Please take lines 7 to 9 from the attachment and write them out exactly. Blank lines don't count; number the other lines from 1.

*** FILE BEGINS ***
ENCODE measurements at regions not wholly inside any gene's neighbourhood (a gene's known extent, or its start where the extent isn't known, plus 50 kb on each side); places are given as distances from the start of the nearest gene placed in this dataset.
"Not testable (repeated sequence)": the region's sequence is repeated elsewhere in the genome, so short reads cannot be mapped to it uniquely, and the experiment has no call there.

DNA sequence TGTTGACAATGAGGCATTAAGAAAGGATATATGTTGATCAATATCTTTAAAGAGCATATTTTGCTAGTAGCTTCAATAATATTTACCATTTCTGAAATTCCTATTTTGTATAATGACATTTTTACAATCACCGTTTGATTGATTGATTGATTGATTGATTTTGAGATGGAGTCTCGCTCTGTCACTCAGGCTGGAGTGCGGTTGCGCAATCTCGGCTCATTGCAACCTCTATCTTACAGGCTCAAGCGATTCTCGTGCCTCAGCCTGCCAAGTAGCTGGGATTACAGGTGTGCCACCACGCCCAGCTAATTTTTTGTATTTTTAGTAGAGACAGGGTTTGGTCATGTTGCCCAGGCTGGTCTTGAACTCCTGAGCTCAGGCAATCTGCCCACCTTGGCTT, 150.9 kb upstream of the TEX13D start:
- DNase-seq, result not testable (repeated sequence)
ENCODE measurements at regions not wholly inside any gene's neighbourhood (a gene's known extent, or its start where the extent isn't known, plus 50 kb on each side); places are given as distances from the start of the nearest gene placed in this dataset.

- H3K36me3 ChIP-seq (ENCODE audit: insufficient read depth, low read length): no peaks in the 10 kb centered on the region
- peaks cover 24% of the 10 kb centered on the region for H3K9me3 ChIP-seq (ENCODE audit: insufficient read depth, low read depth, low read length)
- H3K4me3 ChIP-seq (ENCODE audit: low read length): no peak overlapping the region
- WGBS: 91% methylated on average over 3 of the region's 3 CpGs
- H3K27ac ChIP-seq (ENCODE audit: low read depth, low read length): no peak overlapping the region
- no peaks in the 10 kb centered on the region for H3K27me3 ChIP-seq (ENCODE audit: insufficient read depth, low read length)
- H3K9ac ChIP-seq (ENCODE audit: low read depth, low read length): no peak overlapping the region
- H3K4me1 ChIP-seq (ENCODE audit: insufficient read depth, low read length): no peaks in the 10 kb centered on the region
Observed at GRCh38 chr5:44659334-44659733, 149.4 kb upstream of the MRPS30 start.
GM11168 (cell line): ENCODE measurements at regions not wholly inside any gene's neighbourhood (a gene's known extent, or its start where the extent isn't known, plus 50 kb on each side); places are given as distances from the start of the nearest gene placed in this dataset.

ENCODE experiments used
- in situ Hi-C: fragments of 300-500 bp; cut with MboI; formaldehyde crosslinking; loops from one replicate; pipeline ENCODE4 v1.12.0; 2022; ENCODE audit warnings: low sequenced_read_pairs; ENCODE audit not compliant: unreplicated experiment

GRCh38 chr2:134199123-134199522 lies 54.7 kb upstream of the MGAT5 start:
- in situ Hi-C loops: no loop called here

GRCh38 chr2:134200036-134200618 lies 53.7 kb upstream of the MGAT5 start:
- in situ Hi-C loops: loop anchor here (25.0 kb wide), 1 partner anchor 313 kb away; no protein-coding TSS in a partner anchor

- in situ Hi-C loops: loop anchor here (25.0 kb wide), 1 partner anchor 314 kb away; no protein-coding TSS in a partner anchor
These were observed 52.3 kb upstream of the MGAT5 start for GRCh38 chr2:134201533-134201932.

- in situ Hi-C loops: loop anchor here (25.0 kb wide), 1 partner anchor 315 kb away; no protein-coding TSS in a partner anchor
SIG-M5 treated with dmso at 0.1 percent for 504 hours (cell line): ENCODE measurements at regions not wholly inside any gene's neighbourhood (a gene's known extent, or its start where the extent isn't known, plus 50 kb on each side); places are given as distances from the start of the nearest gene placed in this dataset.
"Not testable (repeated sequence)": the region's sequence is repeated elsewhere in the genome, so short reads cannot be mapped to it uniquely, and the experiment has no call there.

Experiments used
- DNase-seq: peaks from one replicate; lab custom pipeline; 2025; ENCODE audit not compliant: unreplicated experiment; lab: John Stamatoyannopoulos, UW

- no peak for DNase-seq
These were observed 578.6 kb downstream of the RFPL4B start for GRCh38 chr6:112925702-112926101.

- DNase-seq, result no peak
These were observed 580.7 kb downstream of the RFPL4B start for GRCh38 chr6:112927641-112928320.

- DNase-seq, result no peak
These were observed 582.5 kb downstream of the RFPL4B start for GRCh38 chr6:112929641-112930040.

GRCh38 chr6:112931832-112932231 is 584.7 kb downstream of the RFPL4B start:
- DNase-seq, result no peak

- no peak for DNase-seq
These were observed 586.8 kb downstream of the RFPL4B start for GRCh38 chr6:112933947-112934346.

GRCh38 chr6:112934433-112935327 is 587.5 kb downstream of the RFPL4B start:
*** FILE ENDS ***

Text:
- peaks cover 24% of the 10 kb centered on the region for H3K9me3 ChIP-seq (ENCODE audit: insufficient read depth, low read depth, low read length)
- H3K4me3 ChIP-seq (ENCODE audit: low read length): no peak overlapping the region
- WGBS: 91% methylated on average over 3 of the region's 3 CpGs